The NFL unveiled changes to its personal conduct policy, and all you need to know about Roger Goodell and the owners is that they think their biggest failing in this year's domestic-violence scandals was not having enough power.
Here are your bullet points of the new policy, which the owner were able to alter without consulting the NFLPA, because the NFLPA collectively bargained away that right in 2011. (Good job!)
- The NFL will "no longer defer entirely to the decisions of the criminal justice system," instead "embrac[ing] the use of independent investigations" of players accused of crimes and violations.
- There will be aSpecial Counsel for Investigations and Conduct to handle all player discipline. That position will be filled soon, with the candidates vetted and hired by the league. Roger Goodell will still hear and rule on appeals.
- A committee of nine owners, headed by Cardinals president and former prosecutor Michael Bidwill, will oversee the personal conduct policy.
- A six-game suspension is codified for violations involving "assault, battery, domestic violence, dating violence, child abuse, other forms of family violence, or sexual assault."
- If a player is "formally charged with a crime of violence," he will be suspended, with pay.
Still confused? It's motherfucking flowchart time.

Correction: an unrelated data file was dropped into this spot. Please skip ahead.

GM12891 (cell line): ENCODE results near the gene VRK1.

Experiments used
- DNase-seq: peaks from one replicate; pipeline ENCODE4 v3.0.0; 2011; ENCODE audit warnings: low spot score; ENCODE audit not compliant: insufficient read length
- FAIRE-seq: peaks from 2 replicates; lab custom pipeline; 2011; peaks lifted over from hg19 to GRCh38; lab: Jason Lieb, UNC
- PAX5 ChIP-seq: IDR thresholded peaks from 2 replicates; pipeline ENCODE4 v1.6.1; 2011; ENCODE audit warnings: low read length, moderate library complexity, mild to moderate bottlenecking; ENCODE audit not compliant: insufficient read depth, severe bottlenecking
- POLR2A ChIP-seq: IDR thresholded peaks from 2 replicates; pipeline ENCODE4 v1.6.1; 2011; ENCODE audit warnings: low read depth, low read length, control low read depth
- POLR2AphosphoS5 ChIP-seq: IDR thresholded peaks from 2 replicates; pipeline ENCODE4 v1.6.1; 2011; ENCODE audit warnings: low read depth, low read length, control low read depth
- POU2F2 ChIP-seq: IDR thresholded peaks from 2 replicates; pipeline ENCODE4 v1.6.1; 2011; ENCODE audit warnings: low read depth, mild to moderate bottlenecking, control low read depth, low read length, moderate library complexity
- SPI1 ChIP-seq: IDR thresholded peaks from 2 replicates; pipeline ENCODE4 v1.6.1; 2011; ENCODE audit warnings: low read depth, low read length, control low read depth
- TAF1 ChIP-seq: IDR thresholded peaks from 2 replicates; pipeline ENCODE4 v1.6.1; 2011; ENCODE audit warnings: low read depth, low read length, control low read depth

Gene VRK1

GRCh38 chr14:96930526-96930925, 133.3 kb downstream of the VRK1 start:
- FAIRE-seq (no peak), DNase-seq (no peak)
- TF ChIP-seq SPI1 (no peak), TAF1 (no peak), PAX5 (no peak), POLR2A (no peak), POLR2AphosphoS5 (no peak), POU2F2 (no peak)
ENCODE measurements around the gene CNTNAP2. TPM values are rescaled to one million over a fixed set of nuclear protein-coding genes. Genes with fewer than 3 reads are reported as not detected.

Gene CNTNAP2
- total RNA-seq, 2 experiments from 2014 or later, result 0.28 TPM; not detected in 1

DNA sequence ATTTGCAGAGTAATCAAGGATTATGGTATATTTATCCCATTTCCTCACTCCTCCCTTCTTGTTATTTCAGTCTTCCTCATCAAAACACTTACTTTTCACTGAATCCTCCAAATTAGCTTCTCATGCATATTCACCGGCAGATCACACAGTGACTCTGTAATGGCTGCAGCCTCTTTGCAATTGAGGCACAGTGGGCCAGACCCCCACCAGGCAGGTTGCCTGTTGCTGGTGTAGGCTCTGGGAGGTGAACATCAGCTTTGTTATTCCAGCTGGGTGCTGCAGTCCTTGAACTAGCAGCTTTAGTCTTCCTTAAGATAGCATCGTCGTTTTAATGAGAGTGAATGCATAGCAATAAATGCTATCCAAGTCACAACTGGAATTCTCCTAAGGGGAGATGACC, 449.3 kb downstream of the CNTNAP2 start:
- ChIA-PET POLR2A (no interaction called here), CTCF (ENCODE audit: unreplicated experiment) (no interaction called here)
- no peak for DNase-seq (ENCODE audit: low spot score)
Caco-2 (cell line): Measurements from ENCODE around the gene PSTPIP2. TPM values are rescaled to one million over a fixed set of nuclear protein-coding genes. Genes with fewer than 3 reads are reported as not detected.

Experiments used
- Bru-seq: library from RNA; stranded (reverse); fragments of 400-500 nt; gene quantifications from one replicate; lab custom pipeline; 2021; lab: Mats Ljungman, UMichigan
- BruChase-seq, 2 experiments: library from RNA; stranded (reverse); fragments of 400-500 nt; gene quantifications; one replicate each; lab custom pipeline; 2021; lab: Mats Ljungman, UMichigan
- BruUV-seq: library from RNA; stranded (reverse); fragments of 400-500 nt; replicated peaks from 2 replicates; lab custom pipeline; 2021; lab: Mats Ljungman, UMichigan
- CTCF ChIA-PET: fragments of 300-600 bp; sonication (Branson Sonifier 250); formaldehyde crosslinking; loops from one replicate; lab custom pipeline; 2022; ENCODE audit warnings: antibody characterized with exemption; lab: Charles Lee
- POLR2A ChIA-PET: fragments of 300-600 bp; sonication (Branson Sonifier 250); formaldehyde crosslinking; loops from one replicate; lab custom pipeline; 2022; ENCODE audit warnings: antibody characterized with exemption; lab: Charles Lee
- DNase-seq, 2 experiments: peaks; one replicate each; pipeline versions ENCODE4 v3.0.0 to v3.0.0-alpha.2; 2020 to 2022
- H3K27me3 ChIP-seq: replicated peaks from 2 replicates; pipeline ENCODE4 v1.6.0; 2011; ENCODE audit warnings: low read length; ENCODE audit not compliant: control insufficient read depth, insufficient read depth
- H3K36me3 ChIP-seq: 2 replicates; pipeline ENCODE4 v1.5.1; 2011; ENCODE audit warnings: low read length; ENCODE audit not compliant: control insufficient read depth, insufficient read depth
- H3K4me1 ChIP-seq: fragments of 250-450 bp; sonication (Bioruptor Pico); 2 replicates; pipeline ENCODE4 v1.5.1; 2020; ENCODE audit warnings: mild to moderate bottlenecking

Still confused? Get fucked; the NFL continues to run shit and gets to make things up as it goes along.
The NFLPA has been furious about its lack of involvement in changes to the personal conduct policy, and the union leadership did not even get to see the revised policy until it was announced today. But, despite the policy being entirely in the league's hands per 2011 CBA negotiations, the NFLPA is not helpless to challenge parts of it.
Per a source with knowledge of the situation, the NFLPA immediately will study the new policy in search of any provisions that potentially constitute topics that would be mandatory subjects of collective bargaining. If the union believes that the NFL has included terms that relate to subjects requiring bargaining with the union, the NFLPA will file a "system arbitration" proceeding under the labor deal, initiate an action with the National Labor Relations Board, or both.
Here is Goodell's full memo to owners.